While there is still plenty of shale oil to produce, drillers have already burned through the best acreage in some of the nation's shale fields, LeBlanc said. Other regions could soon be headed for what he calls "sweet spot exhaustion."
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This is already playing out in some mature regions, like the Barnett Shale in Texas and the Fayetteville in Arkansas. In the coming years it could be a problem in North Dakota's Bakken and the Eagle Ford in southern Texas, LeBlanc said.
However, if technology can improve faster than rock-quality degrades, drillers can keep growing production and even lower the cost of extracting oil, according to LeBlanc. But if advances in technology can't keep up with the hollowing out of the best wells, then drillers won't be able to deploy cash efficiently.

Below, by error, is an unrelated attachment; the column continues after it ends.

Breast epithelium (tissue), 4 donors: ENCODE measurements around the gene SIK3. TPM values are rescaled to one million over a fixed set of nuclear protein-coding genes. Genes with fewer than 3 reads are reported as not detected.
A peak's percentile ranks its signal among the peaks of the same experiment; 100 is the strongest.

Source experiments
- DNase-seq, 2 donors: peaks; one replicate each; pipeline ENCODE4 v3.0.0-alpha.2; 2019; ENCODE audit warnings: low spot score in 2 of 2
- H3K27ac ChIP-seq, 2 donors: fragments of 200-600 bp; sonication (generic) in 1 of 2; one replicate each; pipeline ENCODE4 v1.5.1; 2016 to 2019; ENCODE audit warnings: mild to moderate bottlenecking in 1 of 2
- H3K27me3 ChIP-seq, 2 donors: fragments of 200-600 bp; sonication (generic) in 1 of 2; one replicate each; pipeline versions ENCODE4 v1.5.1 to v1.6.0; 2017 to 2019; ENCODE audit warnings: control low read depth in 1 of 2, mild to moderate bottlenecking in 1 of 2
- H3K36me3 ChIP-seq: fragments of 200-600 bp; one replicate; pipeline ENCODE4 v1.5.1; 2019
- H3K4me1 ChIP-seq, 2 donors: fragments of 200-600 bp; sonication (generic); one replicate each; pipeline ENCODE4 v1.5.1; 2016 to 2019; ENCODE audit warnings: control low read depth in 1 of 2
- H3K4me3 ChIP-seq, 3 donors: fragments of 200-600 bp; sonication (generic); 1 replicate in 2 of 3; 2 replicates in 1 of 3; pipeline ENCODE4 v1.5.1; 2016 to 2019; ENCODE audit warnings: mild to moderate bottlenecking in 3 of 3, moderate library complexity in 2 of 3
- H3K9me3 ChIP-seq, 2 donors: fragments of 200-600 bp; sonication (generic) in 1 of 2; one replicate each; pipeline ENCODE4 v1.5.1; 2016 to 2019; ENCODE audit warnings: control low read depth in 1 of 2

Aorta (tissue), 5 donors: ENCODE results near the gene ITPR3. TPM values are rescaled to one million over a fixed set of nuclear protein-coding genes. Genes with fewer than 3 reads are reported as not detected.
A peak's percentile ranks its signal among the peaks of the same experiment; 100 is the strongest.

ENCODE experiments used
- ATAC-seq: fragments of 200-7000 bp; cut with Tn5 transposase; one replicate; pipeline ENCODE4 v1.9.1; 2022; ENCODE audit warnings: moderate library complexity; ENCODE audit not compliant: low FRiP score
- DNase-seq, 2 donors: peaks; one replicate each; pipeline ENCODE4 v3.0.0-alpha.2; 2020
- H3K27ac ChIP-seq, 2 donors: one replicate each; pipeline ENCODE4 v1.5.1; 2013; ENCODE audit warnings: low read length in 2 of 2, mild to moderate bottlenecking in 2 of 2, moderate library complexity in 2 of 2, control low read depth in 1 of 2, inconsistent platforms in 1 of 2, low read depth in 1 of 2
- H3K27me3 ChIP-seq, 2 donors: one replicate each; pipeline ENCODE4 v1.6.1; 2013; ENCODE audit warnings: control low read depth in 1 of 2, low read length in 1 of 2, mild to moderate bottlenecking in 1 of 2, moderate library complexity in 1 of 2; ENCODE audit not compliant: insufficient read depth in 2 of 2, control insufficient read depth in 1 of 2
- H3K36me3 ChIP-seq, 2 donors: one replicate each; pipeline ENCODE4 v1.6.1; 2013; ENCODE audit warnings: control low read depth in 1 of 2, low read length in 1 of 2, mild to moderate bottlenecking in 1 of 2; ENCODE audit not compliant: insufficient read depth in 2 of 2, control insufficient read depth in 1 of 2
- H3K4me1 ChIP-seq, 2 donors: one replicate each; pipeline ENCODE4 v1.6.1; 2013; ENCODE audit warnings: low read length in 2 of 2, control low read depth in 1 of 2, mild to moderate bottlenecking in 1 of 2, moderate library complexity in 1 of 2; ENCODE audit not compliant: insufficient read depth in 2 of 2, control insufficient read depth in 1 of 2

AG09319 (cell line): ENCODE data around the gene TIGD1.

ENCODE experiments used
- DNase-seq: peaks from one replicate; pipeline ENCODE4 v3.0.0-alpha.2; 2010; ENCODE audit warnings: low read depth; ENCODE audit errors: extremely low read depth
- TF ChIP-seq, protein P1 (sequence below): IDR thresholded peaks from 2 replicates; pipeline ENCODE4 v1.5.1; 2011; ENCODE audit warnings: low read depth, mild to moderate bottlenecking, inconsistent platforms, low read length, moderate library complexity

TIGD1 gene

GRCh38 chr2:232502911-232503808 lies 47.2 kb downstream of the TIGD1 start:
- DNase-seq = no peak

"The thing that delays sweet-spot exhaustion is technology," LeBlanc said.
"That's going to determine whether you get growth through the 2030s or 2023."
Drillers weathered the three-year oil price downturn by securing discounts from service companies and moving their rigs to places where they could produce oil at low cost. At the same time, they've improved efficiency by drilling longer horizontal wells and fine-tuning the intensity of fracking.
The industry still has more levers to pull, and it's probably only in the sixth or seventh inning when it comes to how far the technology can advance, said LeBlanc.